1. Between 3000 ft. and 3160 ft. --O'xalis Acetosella, Cerastium viscosum, Saxifraga stellàris, Galium saxátile, Campanula rotundifolia, Vaccínium Myrtillus and Vìtis idæ a, Thymus Serpýllum, Rùmex Acetosa, Salix herbàcea, Empetrum nigrum, Carex rígida, Festùca ovina, Lycopodium Selàgo, Cryptográmma críspa.
2. Between 2500 ft. and 3000 ft. — Ranúnculus àcris, Cáltha palustris, Cardamine pratensis, Vìola canina, V. palústris, Pýrus aucuparia (the highest arborescent species, and the specimens of it only stunted bushes), Tormenulla officinalis, Gèum rivàle, Alchemilla alpina, Rhodiola rósea, Chrysosplènium oppositifòlium, Hieracium murorum, Statice Armèria, Juniperus commúnis, Luzula [Luciola Smith] campestris, L. máxima, Júncus squarròsus, Eriophorum vaginatum, Càrex pilulífera, Anthoxanthum odoratum.
3. Between 2000 ft. and 2500 ft. — Ranunculus Flammula, , Anemone nemoròsa, Thalictrum alpinum, Cochlearia (dánica?), Stellària uligindsa, Silène acaulis, Rubus saxatilis, Epildbium alsinifdlium, Saxifraga oppositifòlia, Valeriana officinális, Callùna vulgaris, Solidàgo virgaúrea, Achillæ'a Ptármica, Apargia autumnàlis, Pinguicula vulgàris, Júncus effùsus, Eleocharis pauciflèra, Eriophorum angustifolium, Càrex binérvis, C. cæspitòsa, Polypodium Phegópteris, Bléchnum boreale.
4. Between 1500 ft. and 2000 ft. — Thalíctrum minus, Arabis hirsuta, Polygala vulgaris, Sagina procámbens, Rūbus idaeus, Alchemilla vulgăris, Móntia fontana, Saxifraga hypnóides, S. aizoides, Angélica sylvéstris, Pimpinélla Saxifraga, Heraclèum Sphondylium, Erica cinérea, E. Tétralix, A'rbutus Uva (irsi, Gnaphalium dioicum, Leóntodon Taráxacum, Cnicus palástris, Hierácium paludosum, Verónica officinalis, Melampyrum praténse, Digitalis purpurea, Pediculāris sylvática, Lysimachia némorum, Oxyria renifármis, Bétula álba, Salix (aurita ?), Orchis máscula, Hyacinthus nonscriptus, Narthècium ossifragum, Jáncus triglūmis, Carex dioica, Põa ânnua, Nárdus stricta, Aïra flexuosa, Pteris aquilina, Aspídium dilatàtum, Polypodium Phegópteris.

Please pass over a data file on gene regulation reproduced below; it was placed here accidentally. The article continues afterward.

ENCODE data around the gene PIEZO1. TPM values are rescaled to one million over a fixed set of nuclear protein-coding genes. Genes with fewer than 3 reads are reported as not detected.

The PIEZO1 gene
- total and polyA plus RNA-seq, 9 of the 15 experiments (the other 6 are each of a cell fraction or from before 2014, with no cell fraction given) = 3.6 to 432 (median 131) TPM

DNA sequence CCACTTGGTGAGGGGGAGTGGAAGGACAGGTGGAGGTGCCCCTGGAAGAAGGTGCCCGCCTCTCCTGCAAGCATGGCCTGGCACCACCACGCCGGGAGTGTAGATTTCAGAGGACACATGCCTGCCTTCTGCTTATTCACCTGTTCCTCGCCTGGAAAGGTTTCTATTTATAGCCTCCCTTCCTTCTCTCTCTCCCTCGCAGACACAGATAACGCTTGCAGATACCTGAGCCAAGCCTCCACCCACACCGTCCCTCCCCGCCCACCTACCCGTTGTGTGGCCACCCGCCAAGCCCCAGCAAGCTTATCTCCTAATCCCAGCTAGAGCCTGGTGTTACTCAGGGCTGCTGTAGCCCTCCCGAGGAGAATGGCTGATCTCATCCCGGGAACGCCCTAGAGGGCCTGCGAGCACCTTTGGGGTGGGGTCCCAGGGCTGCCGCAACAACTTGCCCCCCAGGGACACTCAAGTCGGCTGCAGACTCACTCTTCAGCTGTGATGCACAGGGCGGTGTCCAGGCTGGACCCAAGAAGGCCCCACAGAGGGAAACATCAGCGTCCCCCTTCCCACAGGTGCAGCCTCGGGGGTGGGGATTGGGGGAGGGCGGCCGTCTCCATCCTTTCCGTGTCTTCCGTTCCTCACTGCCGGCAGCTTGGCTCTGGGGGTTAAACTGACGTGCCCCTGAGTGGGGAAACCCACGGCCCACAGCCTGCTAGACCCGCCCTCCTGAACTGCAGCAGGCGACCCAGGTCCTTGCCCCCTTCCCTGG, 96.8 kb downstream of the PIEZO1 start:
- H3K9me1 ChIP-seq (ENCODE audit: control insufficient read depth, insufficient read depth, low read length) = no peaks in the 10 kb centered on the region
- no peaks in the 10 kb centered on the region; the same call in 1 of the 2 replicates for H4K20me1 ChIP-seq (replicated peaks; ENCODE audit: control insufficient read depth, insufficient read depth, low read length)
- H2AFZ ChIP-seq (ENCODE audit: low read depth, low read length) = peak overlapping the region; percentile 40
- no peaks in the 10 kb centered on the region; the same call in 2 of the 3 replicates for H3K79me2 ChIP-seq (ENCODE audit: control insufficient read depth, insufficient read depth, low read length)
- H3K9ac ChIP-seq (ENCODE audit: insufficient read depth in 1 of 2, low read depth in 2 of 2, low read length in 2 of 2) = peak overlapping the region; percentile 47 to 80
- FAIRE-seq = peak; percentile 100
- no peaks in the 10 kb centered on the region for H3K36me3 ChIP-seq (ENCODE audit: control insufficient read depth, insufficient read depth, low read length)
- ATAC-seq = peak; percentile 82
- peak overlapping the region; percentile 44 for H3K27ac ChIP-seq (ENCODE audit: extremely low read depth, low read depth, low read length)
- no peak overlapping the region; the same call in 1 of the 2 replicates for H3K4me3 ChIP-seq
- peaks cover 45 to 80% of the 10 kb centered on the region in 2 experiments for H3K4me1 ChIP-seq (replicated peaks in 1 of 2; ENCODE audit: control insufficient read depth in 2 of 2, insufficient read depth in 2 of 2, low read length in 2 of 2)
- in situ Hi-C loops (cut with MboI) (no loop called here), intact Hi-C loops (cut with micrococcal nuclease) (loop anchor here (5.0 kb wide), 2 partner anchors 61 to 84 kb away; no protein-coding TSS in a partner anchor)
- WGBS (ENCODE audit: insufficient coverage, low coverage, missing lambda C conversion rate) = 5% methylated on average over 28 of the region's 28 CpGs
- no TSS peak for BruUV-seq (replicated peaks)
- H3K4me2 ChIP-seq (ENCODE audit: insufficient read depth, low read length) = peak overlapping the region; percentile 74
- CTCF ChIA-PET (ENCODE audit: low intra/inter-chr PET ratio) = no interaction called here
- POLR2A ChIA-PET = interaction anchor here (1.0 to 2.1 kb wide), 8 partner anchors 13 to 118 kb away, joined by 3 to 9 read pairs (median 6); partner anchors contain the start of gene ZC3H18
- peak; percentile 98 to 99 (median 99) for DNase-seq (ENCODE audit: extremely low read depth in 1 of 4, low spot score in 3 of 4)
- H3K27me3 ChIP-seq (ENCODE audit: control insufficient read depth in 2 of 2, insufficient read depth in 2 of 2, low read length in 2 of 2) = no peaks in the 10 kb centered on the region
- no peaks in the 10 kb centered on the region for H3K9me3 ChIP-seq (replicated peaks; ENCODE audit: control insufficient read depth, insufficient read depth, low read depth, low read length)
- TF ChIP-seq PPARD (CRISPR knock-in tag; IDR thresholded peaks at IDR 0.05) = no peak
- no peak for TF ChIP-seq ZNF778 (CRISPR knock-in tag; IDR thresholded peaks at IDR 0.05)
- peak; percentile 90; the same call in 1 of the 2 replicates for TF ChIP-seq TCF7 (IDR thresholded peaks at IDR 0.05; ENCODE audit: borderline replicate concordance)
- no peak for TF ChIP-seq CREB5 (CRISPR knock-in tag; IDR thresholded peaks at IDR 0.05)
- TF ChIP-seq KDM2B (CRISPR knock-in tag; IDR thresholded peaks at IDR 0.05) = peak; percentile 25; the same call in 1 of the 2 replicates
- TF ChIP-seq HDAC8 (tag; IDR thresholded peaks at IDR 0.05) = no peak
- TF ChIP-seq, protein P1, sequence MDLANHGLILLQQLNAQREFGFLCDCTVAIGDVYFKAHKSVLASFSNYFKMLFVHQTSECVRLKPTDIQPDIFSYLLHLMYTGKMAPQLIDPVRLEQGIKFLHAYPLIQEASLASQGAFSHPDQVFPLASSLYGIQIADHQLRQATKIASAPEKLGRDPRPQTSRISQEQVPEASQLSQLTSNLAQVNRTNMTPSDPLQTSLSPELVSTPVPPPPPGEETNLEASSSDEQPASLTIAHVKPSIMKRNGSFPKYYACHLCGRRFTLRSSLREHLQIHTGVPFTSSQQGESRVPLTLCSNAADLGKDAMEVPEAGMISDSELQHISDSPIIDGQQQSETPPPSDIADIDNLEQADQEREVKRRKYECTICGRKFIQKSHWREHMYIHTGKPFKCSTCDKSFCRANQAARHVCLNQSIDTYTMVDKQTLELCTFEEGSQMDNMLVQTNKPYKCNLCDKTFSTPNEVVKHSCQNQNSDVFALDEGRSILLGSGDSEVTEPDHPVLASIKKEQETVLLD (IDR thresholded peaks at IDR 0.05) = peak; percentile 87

5. Between 1000 ft. and 1500 ft. — We begin to see the oak, ash, holly, and other trees, with a large addition of smaller species; but it does not appear to be worth while for us to carry these lists below 1500 ft., since they would become more long than interesting as we descend to the low grounds.
All these species descend to the low grounds about the lakes, except the following, the inferior limit of which appears to be at or about the heights added to their names: — Saxifraga stellaris, 500 ft.; Salix herbäcea, 2400 ft.; Eompetrum nigrum, Carex rigida, 2200 ft.; Alchemilla alpina, 400 ft. to 600 ft.; Rhodiola rösea, 700 ft.; Státice Arméria, about 1000ft. or 1200 ft.; Thalíctrum alpinum, probably 1200 ft.; Cochleåria dānica; Epilobium alsinifolium, 700 ft.; Oxyria reniförmis, 450 ft. Silêne acañlis and Saxifraga oppositifolia were only seen in one station, and are fixed at about 2000 ft. by guess. Júncus triglūmis and Arbutus Uva (irsi were also seen in only one station, not actually measured. The lake at Keswick is estimated to be 228 ft. above the sea; that of Thirlmere is nearly 500 ft. All the other species were seen at or nearly on the level of one of these lakes. The early period at which the hills were visited would no doubt prevent my seeing all the species towards their summits, in the hollows near to which some patches of snow still lingered at the end of May, but quite disappeared before the second week of June. Excluding the ferns, we have, above 3000 ft., only 13 species; between 2000 ft. and 8000 ft., 53 species; and between 1000 ft. and 2000 ft. there were 150, or more. Now, by observations in the highlands of Scotland last autumn (see Edinburgh New Philosophical Journal, No. 28.), there are at these heights on the Scottish mountains, 80, 183, and 273 species. The small extent of surface elevated above 1000 ft.
or 1500 ft. in the county of Cumberland, the dryness of the